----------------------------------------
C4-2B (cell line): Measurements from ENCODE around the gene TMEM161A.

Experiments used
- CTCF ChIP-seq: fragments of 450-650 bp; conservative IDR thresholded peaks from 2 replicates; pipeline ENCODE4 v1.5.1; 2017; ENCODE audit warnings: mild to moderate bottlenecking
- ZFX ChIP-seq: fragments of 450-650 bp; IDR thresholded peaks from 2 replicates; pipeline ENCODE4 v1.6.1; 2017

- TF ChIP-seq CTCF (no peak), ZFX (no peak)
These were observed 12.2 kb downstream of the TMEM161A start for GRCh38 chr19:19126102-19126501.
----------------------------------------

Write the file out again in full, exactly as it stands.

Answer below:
C4-2B (cell line): Measurements from ENCODE around the gene TMEM161A.

Experiments used
- CTCF ChIP-seq: fragments of 450-650 bp; conservative IDR thresholded peaks from 2 replicates; pipeline ENCODE4 v1.5.1; 2017; ENCODE audit warnings: mild to moderate bottlenecking
- ZFX ChIP-seq: fragments of 450-650 bp; IDR thresholded peaks from 2 replicates; pipeline ENCODE4 v1.6.1; 2017

- TF ChIP-seq CTCF (no peak), ZFX (no peak)
These were observed 12.2 kb downstream of the TMEM161A start for GRCh38 chr19:19126102-19126501.